The month of November contains the celebrations of Veterans’ Day and the United States Thanksgiving Day.  It’s a fitting time of year to remember the MLB players who served the country far from the stadium lights.

Many players from the 1940s and 1950s took time away from baseball to serve in the armed forces.  Many served by choice, rather than waiting to be drafted. This included some of the top players of the era.

Ted Williams’ baseball card from 1940, his second MLB season

Ted Williams – Navy Flight Instructor

Ted Williams played 22 years in MLB even though he missed the equivalent of five seasons for military duty.  After his first Triple Crown season in 1942, Williams enlisted in the Navy and served as a flight instructor during World War II.  He returned to the major leagues in 1946. He was then an All-Star in seven consecutive years.  

Recalled to active duty in 1952, he left for the Korean War.  After returning from Korea, Williams played for the Red Sox from 1954 until 1960.

Baseball in Wartime

The Baseball in Wartime website contains a list of all MLB players who served in the second World War.  There were more than 500 MLB players and 4000 minor league players who went to that war. 

During the Vietnam War, by contrast, the soldiers drafted were much younger.  Almost all of the ballplayers who served abroad during that era did so while still minor leaguers.  Major League players in the 1960s were generally able to fulfill their service at domestic bases and during the off-season.

How MLB Kept Going

Fort Bragg Reception Center baseball team shown with actress Betty Grable during the filming of a documentary.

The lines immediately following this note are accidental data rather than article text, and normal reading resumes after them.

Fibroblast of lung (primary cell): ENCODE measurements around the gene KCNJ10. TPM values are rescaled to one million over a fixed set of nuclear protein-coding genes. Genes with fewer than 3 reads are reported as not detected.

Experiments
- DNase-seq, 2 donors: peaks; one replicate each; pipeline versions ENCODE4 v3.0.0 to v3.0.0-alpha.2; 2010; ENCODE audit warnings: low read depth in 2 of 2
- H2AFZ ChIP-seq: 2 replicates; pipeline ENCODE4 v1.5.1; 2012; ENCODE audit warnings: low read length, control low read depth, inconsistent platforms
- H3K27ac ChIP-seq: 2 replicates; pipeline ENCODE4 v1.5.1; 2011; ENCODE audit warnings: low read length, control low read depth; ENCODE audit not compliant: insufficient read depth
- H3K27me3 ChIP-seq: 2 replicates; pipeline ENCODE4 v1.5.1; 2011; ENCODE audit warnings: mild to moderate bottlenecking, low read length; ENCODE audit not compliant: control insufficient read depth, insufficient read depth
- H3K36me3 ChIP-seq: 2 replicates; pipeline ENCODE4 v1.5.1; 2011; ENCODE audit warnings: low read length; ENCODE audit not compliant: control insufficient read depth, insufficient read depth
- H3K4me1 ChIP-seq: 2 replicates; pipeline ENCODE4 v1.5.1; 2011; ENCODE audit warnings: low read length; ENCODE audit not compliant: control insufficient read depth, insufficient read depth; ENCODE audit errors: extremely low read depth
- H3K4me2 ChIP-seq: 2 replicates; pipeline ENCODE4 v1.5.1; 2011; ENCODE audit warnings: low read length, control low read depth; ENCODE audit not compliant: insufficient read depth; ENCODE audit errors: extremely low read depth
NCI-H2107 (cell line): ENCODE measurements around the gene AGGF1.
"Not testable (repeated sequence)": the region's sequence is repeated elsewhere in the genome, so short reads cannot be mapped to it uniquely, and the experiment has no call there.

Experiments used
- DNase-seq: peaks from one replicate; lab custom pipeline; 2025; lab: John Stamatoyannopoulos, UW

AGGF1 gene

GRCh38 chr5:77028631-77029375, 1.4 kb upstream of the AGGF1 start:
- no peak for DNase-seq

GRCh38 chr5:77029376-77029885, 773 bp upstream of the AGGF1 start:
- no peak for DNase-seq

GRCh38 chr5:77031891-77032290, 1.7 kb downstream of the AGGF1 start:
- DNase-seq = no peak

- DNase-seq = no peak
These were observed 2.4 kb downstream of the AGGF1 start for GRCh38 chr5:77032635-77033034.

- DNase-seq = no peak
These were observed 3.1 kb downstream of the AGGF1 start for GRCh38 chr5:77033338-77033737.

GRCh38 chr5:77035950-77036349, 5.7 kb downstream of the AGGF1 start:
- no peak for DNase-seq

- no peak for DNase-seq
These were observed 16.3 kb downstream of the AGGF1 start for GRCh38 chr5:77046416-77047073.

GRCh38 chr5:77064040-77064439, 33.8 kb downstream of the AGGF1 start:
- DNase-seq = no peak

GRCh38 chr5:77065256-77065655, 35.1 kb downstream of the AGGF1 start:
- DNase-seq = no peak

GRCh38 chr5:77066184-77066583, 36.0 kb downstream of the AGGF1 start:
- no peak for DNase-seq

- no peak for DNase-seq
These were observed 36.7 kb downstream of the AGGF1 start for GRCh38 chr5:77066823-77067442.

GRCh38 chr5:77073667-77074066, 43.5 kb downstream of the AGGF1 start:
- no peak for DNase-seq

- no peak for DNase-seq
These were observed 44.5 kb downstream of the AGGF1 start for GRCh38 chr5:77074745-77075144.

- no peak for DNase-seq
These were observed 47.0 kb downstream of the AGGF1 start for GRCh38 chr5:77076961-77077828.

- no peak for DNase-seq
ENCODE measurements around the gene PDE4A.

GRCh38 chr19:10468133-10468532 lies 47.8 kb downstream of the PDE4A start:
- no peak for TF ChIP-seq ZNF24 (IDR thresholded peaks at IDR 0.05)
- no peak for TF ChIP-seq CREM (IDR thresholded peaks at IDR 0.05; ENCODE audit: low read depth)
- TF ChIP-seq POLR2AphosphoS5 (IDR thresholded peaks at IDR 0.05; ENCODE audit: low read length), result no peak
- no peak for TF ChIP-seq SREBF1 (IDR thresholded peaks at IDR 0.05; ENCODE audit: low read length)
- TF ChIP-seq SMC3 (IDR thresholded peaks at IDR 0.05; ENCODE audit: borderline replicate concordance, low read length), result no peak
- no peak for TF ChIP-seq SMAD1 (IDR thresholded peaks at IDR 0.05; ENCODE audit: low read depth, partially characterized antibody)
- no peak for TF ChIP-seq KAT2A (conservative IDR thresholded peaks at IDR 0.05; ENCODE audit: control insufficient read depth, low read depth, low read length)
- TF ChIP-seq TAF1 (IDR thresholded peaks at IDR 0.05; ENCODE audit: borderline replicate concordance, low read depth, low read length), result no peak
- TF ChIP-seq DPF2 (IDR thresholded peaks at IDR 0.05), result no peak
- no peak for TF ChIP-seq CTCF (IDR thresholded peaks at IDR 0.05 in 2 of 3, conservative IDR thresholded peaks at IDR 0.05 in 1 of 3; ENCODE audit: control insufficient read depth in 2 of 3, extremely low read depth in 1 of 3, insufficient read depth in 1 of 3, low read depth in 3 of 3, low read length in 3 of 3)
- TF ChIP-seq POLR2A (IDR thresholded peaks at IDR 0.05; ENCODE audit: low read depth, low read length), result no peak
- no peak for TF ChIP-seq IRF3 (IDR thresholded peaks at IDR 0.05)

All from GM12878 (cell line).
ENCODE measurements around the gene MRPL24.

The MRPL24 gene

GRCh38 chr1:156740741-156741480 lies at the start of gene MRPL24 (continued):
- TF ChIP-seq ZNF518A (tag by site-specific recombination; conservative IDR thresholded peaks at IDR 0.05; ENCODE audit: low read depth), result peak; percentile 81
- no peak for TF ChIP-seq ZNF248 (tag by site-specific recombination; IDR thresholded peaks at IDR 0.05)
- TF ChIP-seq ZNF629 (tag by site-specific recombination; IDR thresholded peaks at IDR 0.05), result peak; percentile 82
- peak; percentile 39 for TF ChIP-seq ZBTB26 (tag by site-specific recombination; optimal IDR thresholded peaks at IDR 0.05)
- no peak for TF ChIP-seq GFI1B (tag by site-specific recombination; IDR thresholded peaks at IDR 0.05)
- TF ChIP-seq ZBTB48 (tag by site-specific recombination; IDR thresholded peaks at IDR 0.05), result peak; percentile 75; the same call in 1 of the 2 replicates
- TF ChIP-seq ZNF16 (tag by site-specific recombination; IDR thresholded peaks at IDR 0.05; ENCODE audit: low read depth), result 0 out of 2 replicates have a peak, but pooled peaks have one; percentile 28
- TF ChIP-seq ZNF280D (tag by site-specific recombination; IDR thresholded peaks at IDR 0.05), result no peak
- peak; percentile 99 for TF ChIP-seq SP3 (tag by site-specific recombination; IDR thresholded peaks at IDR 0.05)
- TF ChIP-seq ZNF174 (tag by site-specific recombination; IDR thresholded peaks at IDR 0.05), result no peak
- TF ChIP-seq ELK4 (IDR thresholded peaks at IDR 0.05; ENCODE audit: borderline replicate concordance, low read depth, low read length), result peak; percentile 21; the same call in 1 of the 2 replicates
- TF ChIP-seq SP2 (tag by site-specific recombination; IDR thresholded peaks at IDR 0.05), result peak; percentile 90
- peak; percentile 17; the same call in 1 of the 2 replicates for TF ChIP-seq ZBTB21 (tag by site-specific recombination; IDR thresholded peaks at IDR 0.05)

The major leagues kept going for the good of the country. A presidential order allowed baseball games to be played during the 1941-45 wartime period. This was in part to boost the morale of the people.  During that time, the major leagues were inhabited by younger prospects, part-time players, and men with 4-F exemptions from military service.

With so many rationing orders in place, some types of food were available only at ball games.  Other entertainment options were very limited. Baseball attendance was strong and concession sales soared.

Serving Beyond the Battle

Another way in which baseball players supported the war effort was participating in the USO tours, started by entertainer Bob Hope in 1941. MLB players continue to participate regularly in these tours. These events go wherever American troops are stationed.

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We rightly admire the courage and generosity of ballplayers from the greatest generation.  The increased specialization of pro athletes in recent decades has made it rare to see careers put on hold for military service. Yet the sweep of history continues to highlight the accomplishments of those who served.